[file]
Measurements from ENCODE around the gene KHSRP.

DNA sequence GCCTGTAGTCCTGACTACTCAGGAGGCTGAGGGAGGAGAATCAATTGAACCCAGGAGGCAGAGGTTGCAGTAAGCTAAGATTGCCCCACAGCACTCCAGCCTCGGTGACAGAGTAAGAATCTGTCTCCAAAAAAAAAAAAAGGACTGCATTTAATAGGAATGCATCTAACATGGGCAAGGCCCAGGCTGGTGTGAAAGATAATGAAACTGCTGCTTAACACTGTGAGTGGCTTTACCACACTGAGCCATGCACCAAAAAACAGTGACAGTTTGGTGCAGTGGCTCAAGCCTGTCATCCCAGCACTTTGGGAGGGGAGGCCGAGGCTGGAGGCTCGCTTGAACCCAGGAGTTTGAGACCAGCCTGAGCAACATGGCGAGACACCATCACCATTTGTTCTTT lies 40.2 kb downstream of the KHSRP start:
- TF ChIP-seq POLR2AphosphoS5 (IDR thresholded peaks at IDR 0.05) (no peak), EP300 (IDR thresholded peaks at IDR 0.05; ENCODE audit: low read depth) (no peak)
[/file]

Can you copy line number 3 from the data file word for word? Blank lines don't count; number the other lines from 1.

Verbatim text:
- TF ChIP-seq POLR2AphosphoS5 (IDR thresholded peaks at IDR 0.05) (no peak), EP300 (IDR thresholded peaks at IDR 0.05; ENCODE audit: low read depth) (no peak)